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    Travel-buddy Brant and a group from the bus. The one giving me the middle finger is Gus. He’s calling me a “stupid fruit” which is his favorite compliment He’s also the leader of the entire supporters group.

  • Bali United lost 2-1. And played poorly. Arema’s stadium is a pretty intimidating environment and United fielded a young squad but their defense was disorganized and their midfield got pushed around. When they had possession they did use their width well but they’re going to have to play much better in their home leg this evening if they’re going to advance.

Highlights: 

  • Malang is a cool city in more ways than one. The city sits in the East Javanese highlands and apart from the middle of the day, the temperature is perfect. Because of this cooler highland climate, the city was popular among the colonial Dutch as an escape from the unending heat of Surabaya – a major port a couple hours to the north – and so it is well-planned with wide tree-lined boulevards and art-deco buildings that are older than the Indonesian nation.

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    The main roundabout in Malang. Cars look funny in panorama.

  • Bali United only lost 2-1 and they scored an away goal.
    The three goals reported in a local paper. The third goal was basically this guy Samsul waltz his way through half the United defense.

    The three goals reported in a local paper. The third goal was basically this guy Samsul waltz his way through half the United defense.

    In truth it could’ve been much worse. Despite United taking the lead through a 66th minute penalty, Arema looked the more dangerous team throughout and hit the post more than once. Because of the away goal, Bali United only need to win 1-0 to advance to the semifinals.

  • Joining in the Semeton Dewata cheering section. Ok so maybe ‘joining’ isn’t exactly the correct word since I didn’t actually do much singing. The words were in Indonesian and I’m not one for going too gila. It also seemed like the Semeton Dewata were
    The Semeton Dewata arrive at Stadion Kanjuruhan.

    The Semeton Dewata arrive at Stadion Kanjuruhan.

    more interested in their chants than the actual gameplay, which is what I really wanted to see. Still, between the constant beat of drums from our corner and watching the 20,000+ members of Aremania perform their own chants across the pitch, it was definitely an experience.

After that bus trip, you better believe I’ll be making the hour ride up to Stadion Kapten Dipta for the decider this evening. I’ll make sure to keep you updated.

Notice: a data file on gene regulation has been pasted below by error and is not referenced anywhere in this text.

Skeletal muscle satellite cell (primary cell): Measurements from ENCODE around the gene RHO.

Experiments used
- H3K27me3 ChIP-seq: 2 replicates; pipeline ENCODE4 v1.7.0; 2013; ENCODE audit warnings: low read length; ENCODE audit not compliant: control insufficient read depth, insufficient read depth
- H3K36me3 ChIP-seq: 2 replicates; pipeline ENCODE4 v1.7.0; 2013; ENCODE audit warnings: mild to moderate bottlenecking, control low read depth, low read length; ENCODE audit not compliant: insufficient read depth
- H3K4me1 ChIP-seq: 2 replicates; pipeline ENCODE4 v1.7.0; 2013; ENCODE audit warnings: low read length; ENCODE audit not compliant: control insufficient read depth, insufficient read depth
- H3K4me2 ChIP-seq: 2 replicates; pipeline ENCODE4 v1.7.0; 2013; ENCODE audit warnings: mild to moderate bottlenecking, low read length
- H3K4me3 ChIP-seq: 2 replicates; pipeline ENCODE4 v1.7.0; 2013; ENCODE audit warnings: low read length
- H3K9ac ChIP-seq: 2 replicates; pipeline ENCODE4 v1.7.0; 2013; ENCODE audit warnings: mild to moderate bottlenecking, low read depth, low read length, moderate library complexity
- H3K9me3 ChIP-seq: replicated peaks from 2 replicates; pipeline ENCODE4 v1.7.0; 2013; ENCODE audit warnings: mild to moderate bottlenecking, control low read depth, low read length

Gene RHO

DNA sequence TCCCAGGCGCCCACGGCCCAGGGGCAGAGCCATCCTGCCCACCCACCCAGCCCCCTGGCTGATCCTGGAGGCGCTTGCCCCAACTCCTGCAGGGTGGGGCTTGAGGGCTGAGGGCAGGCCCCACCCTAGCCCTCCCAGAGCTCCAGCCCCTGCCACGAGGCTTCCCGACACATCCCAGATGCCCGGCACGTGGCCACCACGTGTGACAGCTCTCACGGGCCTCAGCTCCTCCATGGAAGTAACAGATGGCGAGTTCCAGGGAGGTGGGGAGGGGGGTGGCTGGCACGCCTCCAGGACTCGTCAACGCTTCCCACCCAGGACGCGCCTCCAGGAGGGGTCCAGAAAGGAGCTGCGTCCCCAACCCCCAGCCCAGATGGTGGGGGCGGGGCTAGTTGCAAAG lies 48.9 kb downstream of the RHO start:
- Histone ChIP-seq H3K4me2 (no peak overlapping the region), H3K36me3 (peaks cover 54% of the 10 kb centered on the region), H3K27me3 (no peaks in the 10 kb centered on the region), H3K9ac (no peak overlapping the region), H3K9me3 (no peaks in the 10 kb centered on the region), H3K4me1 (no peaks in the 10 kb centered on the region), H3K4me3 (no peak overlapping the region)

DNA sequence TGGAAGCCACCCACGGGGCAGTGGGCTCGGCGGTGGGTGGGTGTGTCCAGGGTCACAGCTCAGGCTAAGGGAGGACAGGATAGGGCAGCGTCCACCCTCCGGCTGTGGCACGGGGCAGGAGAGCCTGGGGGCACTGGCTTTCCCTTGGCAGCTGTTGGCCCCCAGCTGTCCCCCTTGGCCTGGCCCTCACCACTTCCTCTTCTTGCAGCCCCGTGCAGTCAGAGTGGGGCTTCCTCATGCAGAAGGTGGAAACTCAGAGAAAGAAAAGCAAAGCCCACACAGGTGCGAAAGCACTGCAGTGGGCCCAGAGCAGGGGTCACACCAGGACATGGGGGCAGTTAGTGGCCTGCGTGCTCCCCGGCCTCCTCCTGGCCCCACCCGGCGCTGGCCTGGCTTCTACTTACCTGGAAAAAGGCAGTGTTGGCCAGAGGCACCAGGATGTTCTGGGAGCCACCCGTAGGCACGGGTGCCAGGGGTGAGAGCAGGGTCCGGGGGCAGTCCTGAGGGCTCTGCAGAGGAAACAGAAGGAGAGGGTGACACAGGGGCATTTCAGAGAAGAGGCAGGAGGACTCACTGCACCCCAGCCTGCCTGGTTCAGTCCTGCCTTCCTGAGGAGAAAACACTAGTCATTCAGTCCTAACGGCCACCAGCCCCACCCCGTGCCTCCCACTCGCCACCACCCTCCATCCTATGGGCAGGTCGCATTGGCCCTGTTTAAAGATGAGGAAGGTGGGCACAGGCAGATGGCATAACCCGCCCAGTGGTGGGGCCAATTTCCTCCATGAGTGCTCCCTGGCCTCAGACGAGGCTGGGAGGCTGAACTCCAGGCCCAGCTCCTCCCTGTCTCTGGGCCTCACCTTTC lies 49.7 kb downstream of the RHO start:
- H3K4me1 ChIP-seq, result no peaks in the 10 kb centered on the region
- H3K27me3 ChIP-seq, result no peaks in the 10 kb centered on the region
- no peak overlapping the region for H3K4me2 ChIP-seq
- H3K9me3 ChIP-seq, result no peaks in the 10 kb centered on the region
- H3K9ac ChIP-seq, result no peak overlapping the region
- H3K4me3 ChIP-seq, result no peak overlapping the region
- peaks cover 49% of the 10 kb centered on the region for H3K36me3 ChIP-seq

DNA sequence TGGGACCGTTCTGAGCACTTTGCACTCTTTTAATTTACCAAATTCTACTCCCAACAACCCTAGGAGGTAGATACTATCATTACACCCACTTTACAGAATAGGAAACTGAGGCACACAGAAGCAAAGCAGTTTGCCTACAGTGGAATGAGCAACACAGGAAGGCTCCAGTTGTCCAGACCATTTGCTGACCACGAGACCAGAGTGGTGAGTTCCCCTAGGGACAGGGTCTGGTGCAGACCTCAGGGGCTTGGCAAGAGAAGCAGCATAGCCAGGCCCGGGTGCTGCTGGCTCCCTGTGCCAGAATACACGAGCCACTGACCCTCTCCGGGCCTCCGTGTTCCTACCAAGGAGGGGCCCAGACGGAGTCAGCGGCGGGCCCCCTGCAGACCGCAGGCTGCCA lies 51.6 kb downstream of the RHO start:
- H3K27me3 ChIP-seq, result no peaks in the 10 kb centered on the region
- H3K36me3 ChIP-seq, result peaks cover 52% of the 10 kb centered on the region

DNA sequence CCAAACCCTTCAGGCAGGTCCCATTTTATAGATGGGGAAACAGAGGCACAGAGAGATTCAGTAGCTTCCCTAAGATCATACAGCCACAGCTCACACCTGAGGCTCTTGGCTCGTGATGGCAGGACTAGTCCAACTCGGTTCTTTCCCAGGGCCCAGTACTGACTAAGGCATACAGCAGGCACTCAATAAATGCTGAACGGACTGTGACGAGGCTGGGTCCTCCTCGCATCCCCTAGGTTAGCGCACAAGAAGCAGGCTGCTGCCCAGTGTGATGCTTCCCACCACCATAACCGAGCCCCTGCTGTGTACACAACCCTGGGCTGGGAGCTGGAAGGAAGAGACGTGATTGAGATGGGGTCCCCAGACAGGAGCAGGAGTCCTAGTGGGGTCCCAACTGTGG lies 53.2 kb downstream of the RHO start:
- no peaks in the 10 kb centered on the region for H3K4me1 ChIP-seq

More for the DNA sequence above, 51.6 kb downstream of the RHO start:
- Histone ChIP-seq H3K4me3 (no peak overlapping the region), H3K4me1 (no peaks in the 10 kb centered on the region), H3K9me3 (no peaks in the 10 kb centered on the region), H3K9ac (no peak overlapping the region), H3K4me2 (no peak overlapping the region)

Ubud is Brooklyn

It’s always dangerous to compare places, especially when they’re 10,000 miles away and have entirely different histories, societies and politics, but I’m going to go out on a limb here and say that Ubud is the Brooklyn of Bali.

I feel confident making this analogy because, while I came up with it on the fly while having a coffee in a really cool warung kopi called Tutmak, I actually had to articulate it on the spot to two people who know Ubud relatively well (certainly better than I do) and who ended up at least agreeing with the premise.

Tutmak sits on the northeast corner of an impressively long football pitch-cum-park in the middle of Ubud and while its rear looks out over the pitch, the front faces Jalan Diwisita, one of the town’s narrow roads that is lined with restaurants, bars, and shops. It’s got three different levels and platforms where you sit on pillows (which isn’t as rare as it might sound). In other words, it’s a cool spot. There are lots of cool spots in Ubud just like there are lots of cool spots in Brooklyn but really that’s just the most facile parallel.

Both the origin stories of Ubud and Brooklyn’s current generation of coolness began around the same time. Vice moved to Brooklyn in 1999 and has since made billions as both the mouthpiece and id of the hipster (my) generation. A few years later, Elizabeth Gilbert ended her memoir-inducing year of travel in Ubud where she found the conclusion to what would be Eat, Pray, Love and made the village destination for self-seekers.